Temple's Birthday Bash
Temple invited me to her big birthday celebration on August 29, 2017 to be held at Colorado State University. I was thrilled when I received the invitation, which was sent by Teresa Corey, Temple's liaison. The second I read it, I was on the phone with the recommended hotel. As soon as I made reservations for our room, the next call was to book our flights. Soon, everything was all set for the trip.
Fortunately, I was able to get the necessary time off from my work as an anesthetist to fly out to Fort Collins, Colorado. My husband Abraham, who also has autism, took a brief leave of absence from his job to accompany me on this adventurous journey. Our "daughter," Callie Mae (the cat who lost her legs), would be coming along as well — as she always did on the trips we make.
It was Tuesday, August 29th and there I was at Temple's big birthday bash. I was sitting at a table under a huge tent along with Teresa Corey, Jennifer Gilpin Yacio, and Brad Masella, all from Future Horizons. There was music playing from the seventies, accompanied by an announcement that Temple had requested that genre, and that it was hoped that everyone is enjoying the music. If not, then take it up with Temple! There were huge round tables set up, enough for several hundred people to be seated. Each table was covered in crisp white linen table cloths, adorned by custom crafted centerpieces: handcrafted pine boxes with greenery and yellow marigolds in them, branded on the outside with "CSU" for Colorado State University and "TG" for Temple Grandin. It was announced that the branding of the boxes was performed in a humane fashion, which garnered much laughter from the lively crowd. There was a long table set up through the middle of the tent, which would hold the delicious food soon to be set up. The entire venue was set on the luxurious lawn directly in front of the Animal Sciences building on the CSU campus. That building is home to Temple's office, where everyone knows her and she has spent many years of her life.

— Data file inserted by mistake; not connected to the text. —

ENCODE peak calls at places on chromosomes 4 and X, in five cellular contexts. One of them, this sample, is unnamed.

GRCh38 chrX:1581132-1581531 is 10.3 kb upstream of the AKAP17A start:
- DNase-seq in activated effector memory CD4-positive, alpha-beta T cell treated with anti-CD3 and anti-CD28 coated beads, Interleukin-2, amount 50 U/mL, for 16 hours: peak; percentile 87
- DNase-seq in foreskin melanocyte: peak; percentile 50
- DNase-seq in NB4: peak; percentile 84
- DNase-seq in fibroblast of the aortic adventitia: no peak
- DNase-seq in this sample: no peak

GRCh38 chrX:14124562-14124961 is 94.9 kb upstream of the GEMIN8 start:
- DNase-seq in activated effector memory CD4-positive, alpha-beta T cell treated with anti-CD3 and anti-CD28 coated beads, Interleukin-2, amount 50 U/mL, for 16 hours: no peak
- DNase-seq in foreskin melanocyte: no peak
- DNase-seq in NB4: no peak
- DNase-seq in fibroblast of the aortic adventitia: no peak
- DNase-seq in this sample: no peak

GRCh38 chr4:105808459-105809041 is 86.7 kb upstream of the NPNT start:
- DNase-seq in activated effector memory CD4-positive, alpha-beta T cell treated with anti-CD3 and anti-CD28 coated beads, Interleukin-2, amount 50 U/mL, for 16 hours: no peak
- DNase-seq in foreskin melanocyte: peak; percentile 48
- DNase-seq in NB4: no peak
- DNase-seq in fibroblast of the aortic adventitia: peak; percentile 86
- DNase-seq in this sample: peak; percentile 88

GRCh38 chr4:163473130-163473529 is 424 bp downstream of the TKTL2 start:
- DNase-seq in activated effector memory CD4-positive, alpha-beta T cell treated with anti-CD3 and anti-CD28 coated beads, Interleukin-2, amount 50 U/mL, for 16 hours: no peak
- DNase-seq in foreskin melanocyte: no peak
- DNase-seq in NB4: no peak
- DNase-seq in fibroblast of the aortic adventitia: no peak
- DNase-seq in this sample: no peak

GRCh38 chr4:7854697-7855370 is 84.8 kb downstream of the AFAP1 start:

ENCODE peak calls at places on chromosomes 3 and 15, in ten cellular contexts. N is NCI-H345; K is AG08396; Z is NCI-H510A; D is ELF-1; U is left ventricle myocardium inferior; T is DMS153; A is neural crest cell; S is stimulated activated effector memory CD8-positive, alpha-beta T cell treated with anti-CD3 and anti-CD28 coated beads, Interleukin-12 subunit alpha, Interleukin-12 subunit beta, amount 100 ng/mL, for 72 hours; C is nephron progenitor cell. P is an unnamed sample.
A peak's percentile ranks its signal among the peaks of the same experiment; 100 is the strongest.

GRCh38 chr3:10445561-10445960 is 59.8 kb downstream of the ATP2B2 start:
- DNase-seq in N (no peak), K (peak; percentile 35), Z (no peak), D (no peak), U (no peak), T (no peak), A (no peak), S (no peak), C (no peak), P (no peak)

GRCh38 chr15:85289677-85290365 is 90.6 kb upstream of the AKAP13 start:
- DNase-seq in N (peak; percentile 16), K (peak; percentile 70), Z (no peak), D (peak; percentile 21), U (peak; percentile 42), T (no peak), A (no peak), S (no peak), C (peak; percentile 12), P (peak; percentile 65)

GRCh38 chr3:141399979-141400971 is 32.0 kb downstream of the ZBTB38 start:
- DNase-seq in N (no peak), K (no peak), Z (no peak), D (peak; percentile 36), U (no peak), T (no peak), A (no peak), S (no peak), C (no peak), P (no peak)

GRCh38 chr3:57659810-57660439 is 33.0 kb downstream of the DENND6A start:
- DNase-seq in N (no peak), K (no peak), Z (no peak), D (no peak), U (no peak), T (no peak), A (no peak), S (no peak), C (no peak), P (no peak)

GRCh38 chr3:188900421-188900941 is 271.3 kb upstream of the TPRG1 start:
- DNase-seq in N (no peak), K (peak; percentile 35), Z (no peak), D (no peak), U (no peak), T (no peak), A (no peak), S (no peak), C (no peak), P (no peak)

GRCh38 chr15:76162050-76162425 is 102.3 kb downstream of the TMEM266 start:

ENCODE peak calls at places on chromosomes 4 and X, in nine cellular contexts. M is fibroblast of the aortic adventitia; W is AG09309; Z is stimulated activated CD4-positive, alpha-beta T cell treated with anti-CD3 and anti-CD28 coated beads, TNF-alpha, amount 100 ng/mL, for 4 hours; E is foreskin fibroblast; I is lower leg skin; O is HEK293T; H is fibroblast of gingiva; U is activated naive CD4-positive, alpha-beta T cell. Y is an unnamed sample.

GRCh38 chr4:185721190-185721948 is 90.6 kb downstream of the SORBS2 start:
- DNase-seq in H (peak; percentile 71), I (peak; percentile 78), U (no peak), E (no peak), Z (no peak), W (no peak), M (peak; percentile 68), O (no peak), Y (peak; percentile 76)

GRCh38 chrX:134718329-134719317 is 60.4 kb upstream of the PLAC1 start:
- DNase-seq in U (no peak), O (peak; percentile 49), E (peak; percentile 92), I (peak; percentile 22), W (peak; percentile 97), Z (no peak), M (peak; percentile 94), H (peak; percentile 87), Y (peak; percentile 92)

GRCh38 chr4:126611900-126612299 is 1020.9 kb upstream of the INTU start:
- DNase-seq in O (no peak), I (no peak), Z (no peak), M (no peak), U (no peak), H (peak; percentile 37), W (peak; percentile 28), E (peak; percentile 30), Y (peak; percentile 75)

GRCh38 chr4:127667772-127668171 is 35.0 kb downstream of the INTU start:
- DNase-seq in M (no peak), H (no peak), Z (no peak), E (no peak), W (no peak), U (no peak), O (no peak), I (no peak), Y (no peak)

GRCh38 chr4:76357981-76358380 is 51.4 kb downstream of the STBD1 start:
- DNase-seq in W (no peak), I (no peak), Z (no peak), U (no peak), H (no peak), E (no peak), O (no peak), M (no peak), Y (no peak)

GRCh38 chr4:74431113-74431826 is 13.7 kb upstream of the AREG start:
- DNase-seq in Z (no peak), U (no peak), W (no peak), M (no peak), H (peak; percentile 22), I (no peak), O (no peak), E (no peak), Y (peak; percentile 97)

I was sipping on my ice water when Teresa leaned against my shoulder, whispering as she motioned with her head, "There's Mick Jackson, the guy who directed Temple's movie." I slowly turned around to see who she was motioning at. "The man with the white hat," Teresa stated. Yes, there he was, sporting his white hat. Even if Teresa had not said a word, I would have sensed there was something unique about him. Indeed, there was, as I'd soon find out. Nudging me, Teresa then prompted, "Why don't you go over to him? Tell him you're Temple's friend, that you are writing a book about her, and you'd like to interview him!" Without batting an eye, I was getting up from my seat and making my way through the crowd to get to him.